(Clearwisdom.net) I have been perplexed by the peculiar, patriotic behavior of some overseas Chinese to whom we have clarified the truth.

They believe that we should only say good things about China, and they have difficulty dealing with people who criticize China in any way. They label those who criticize China as “traitors or betrayers” or as “having ulterior motives.” They often revel in the excitement of seeing China and Chinese people becoming strong. They become angry at anyone who criticizes China. If someone says that there are too many mining disasters in China, they say that those were due to accidents. When someone mentions the corruption of Chinese officials, they say that embezzlement also occurs in democratic countries. When someone says there is no democracy in China, they say that totalitarianism helps productivity. When someone mentions what happened to the poorly-built school buildings during the Wenchuan Earthquake, they say that mishaps occur everywhere. They stubbornly believe that China is already a developed country and argue irrationally in support of the Chinese regime. They show no concern for the sufferings of the average citizens and overlook increasingly serious social issues in China. They have confused the Chinese Communist Party (CCP) with China and believe that loving the Communist Party is what it means to be patriotic.

When talking to Westerners, those Chinese people only mention the long history of China and the extraordinary Chinese culture. They only talk about the Chinese GDP and foreign currency reserve. They want to improve China's image by shining a positive light on the Communist regime.

I did some research and believe I have finally rooted out the causes of this behavior.

  1. I believe it is due primarily to the influence of the evil Communist specter in their minds, as well as the CCP’s practice of keeping its people in the dark. Additionally, the CCP directly or indirectly controls many overseas Chinese media, which exert a brainwashing influence on the overseas Chinese. These media often eulogize the CCP, in contrast to independent media that truthfully report the news in China. These government-controlled media have made some overseas Chinese unwilling to accept reality.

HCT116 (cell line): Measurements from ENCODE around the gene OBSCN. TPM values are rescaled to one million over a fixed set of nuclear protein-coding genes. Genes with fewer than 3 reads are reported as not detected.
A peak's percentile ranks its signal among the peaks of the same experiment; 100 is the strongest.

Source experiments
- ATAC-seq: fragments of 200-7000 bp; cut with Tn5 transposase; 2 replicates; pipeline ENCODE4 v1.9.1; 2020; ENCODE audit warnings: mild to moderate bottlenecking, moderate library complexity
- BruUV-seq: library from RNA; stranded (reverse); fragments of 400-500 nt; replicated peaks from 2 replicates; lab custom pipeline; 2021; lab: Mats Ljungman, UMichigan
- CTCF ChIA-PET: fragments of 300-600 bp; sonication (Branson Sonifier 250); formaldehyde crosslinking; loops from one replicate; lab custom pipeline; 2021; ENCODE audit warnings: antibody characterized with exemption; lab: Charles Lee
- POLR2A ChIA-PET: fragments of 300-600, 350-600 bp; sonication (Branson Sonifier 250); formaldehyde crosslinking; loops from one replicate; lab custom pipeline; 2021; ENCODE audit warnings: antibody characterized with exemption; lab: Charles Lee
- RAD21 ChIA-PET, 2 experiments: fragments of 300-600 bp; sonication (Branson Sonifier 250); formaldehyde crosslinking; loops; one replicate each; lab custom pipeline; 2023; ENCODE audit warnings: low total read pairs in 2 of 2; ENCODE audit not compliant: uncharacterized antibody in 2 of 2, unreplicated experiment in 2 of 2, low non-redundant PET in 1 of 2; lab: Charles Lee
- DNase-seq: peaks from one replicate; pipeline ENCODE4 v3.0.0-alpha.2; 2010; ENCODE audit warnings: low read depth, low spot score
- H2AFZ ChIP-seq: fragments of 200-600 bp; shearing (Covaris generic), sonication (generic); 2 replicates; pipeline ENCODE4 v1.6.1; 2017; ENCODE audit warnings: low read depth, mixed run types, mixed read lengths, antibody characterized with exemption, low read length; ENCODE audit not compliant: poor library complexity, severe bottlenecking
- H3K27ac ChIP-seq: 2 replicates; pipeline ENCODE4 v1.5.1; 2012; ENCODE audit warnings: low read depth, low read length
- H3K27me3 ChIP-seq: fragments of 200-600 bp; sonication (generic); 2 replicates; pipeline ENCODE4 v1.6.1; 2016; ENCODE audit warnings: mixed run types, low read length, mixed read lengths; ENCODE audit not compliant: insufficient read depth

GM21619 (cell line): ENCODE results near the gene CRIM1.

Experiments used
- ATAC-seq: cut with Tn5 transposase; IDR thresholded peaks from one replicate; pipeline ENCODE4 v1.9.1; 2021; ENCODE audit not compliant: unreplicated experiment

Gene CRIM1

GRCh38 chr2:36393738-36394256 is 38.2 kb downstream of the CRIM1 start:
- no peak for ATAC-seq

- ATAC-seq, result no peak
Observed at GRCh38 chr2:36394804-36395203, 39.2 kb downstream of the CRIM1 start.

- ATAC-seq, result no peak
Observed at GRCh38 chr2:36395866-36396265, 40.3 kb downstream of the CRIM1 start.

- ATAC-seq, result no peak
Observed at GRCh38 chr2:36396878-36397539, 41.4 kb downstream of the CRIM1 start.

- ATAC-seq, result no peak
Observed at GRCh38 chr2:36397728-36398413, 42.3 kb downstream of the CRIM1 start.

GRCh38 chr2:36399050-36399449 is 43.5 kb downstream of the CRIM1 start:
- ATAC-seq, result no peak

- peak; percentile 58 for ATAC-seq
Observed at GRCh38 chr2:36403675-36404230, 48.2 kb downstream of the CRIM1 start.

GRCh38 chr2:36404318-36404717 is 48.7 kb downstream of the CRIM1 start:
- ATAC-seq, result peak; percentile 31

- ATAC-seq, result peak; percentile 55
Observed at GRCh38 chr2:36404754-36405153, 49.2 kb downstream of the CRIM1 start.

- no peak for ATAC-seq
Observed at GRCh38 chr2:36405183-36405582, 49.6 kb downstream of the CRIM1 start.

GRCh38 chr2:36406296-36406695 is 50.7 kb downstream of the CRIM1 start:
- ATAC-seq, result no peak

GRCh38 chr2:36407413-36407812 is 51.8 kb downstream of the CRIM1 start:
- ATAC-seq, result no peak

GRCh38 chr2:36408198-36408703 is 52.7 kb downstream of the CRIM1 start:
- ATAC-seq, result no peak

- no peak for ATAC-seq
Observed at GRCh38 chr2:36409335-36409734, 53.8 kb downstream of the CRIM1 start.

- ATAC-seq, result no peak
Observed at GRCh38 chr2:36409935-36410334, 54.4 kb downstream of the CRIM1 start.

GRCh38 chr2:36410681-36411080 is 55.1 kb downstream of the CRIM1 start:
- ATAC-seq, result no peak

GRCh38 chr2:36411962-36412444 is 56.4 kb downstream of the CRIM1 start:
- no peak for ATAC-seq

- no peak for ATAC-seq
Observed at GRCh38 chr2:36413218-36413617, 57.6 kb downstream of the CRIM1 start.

2. There is one group of individuals who, living in unfamiliar foreign lands and facing unfamiliar foreign people, feel lonely and increasingly long for their homeland and hometowns. So, patriotism has become a very good thing on which they can rely to console themselves regarding their feelings and emotions. They use this “patriotism” to satisfy the longing for their hometowns. They eagerly wish to hear news of China becoming prosperous and strong. They feel proud of the achievements their homeland has made. Faced with living in a strange land, with unfamiliar customs and culture, their vision has become blurred, and they no longer make a distinction between China and the CCP—they mistakenly take the CCP to be China. They have gradually developed the view that criticizing the CCP is the same as criticizing China, so they can't tolerate any criticism of the CCP. Criticism of the CCP hurts their feelings. It sparks emotions about their homeland and damages their sense of national identity, sense of pride, and sense of belonging, so they have difficulty emotionally accepting this. When it comes to how bad it actually is for the common Chinese people inside of China, they feel it is insignificant. It seems to them that those things have nothing to do with the homeland they loved. They need to protect and nurture their feelings toward the homeland.